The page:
News and Law for Non-lawyers

What happens when I get hurt or injured by a drunk driver in North Carolina?

I had the great pleasure of teaching a class to over 110 criminal defense lawyers on February 28, 2020.  They were all gathered to learn how to defend their clients who have been charged with DWI or DUI.  I was there to tell them how it works when I sue their clients for injuring my clients in drunk driving accidents.

So what does happen when someone gets hurt or killed by a drunk driver in North Carolina?


First, let me make this clear:  Nichols Law Firm only represents people injured or killed by drunk drivers.  We never defend drunk drivers. When I teach a class to lawyers who defend drunk drivers, I'm teaching them the best ways to help my injured clients, which sometimes can be mutually beneficial to their client.

Drunk Driving Accidents

When a North Carolina drunk driver wrecks your car and injures you or your loved ones, we all hope that they are arrested at the scene.  The arresting officer will do field sobriety tests, and if the driver does poorly on the tests, there will be probable cause to request a breath test for blood alcohol concentration.  The drunk driver can refuse that test but the arresting officer can force a blood draw to get the results.  Any blood alcohol concentration over .08% will result in an arrest for driving while intoxicated.  Some refer to that simply as DWI or DUI.

Is a personal injury claim against a drunk driver any different from a regular personal injury claim?

A personal injury case against a drunk driver is pretty similar to one against a non-drunk driver.  An adjuster from the drunk driver's insurance company will want to take a recorded statement from you over the phone.  They may ask you about all the ways you think the driver was intoxicated.  It's really important to get that right and make sure that you tell them all the signs of intoxication you saw:  glassy eyes, smell of alcohol, unsteady on feet, slurring words, and of course, any statements the other driver made about drinking.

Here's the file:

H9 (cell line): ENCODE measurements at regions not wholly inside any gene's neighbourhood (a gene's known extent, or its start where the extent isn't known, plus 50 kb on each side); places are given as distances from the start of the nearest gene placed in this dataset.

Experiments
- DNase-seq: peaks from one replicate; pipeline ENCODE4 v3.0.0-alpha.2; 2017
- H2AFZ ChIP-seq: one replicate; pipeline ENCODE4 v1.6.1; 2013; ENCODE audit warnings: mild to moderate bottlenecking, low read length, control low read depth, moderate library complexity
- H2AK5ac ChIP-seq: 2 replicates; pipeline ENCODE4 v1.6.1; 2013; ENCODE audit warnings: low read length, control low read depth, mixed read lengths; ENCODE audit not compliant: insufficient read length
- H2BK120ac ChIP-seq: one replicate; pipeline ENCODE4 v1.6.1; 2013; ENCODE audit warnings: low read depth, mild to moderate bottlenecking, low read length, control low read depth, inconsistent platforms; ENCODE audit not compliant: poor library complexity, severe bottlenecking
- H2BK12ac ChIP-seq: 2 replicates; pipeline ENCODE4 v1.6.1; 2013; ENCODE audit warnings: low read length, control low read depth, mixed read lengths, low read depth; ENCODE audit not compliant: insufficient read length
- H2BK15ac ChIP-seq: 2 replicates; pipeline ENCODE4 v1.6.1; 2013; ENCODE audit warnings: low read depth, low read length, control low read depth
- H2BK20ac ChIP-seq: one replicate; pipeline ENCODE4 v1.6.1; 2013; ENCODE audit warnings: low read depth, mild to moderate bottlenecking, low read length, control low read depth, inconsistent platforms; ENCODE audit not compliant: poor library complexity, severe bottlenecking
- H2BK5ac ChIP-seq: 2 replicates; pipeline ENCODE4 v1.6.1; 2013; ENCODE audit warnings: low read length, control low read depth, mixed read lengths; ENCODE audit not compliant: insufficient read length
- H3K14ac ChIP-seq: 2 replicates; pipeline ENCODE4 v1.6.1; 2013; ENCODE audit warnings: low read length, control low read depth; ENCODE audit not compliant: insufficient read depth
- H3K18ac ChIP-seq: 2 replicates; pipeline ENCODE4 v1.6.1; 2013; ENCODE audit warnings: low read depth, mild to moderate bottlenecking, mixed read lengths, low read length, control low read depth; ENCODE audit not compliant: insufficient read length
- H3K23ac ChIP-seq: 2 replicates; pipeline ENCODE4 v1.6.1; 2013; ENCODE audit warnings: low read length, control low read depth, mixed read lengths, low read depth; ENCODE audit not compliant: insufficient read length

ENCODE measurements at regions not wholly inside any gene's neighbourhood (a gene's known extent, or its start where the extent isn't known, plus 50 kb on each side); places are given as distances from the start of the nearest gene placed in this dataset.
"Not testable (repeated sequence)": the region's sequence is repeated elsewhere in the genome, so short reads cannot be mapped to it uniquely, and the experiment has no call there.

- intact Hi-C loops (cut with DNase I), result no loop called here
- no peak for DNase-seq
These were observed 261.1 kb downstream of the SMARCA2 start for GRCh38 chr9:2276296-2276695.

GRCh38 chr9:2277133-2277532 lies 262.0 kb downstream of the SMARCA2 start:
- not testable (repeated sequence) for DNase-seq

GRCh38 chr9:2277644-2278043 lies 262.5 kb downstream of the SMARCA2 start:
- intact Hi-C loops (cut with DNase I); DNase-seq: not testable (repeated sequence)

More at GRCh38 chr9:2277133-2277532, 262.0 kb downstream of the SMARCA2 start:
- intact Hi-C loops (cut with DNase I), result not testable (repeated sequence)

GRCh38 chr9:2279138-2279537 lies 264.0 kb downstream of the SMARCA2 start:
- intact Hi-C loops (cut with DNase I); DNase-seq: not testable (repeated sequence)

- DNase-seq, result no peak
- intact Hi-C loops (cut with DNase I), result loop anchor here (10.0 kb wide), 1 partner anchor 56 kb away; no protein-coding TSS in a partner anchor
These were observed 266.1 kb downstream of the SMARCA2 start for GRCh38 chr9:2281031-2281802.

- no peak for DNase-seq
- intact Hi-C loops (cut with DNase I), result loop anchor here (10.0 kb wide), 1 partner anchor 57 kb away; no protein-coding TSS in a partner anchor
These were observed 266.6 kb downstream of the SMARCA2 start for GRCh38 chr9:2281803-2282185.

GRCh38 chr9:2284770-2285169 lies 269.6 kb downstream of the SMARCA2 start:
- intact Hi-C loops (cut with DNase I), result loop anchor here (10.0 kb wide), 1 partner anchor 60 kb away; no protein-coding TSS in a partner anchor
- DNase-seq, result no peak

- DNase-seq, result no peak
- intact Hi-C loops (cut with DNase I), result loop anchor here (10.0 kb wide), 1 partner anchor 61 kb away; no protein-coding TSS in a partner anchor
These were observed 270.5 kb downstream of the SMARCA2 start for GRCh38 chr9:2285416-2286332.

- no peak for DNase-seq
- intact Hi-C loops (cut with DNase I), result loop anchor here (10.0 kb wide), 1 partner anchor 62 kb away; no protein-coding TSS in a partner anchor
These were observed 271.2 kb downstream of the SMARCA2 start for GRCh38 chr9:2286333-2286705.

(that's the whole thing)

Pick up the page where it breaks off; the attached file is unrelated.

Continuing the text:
So what are punitive damages in drunk driving cases?

In North Carolina, under General Statute Chapter 1D, Punitive Damages, anyone hurt or killed by a drunk driver, who proves the driver was drunk and driving negligently, may be entitled to receive punitive damages on top of the compensatory damages present in every injury case.  Compensatory damages are things like medical bills, lost wages, pain and suffering, permanent scars, lost work, ambulance and doctor bills, and permanent disability.  Punitives damages are damages on top of the compensatory damages and are meant solely to punish the drunk driver and deter other people from drunk driving.

§ 1D-1.  Purpose of punitive damages.

Punitive damages may be awarded, in an appropriate case and subject to the provisions of this Chapter, to punish a defendant for egregiously wrongful acts and to deter the defendant and others from committing similar wrongful acts. (1995, c. 514, s. 1.)

In general, punitive damages are limited to 3 times the amount of the compensatory damages, or $250,000, whichever is greater.  But the Legislature made an exception to the cap on punitive damages in North Carolina:  drunk drivers.

§ 1D-26.  Driving while impaired; exemption from cap.

G.S. 1D-25(b) shall not apply to a claim for punitive damages for injury or harm arising from a defendant's operation of a motor vehicle if the actions of the defendant in operating the motor vehicle would give rise to an offense of driving while impaired under G.S. 20-138.1, 20-138.2, or 20-138.5. (1995, c. 514, s. 1.)

Accidents Caused by Drunk Drivers

Do I need a lawyer to represent me when I have been hit by a drunk driver?

If you or a loved one gets hit by a drunk driver in Raleigh, Durham, or Chapel Hill, it is a good idea to at least have a free consultation with a lawyer.  There are many reasons for this.  First, you may be required to come to court as a witness in the drunk driving prosecution.  Or you may be called on to give a victim impact statement at the drunk driver's sentencing hearing.  While the local District Attorney offices do a great job with victims, they can't "represent you" or give you legal advice.  Having your own lawyer, right from the start, means that I can come to the criminal court trial with you and help you through out.  It also means that I will monitor the criminal case, and make sure the drunk driver receives appropriate punishment.

How does my lawyer help when I'm called as a witness or victim of a drunk driver?

Along the same lines, the criminal defense attorney can sometimes coordinate with me, as your attorney, to be very helpful to the injured party by facilitating money settlements with the injured party as part of criminal restitution or civil settlement.  Sometimes the drunk driver's lawyer will also coordinate with me to make sure that the insurance company for the drunk driver is paying a fair amount of money, considering the compensatory and punitive damages.

What experience does Nichols Law Firm and Chris Nichols, Attorney have making claims against drunk drivers?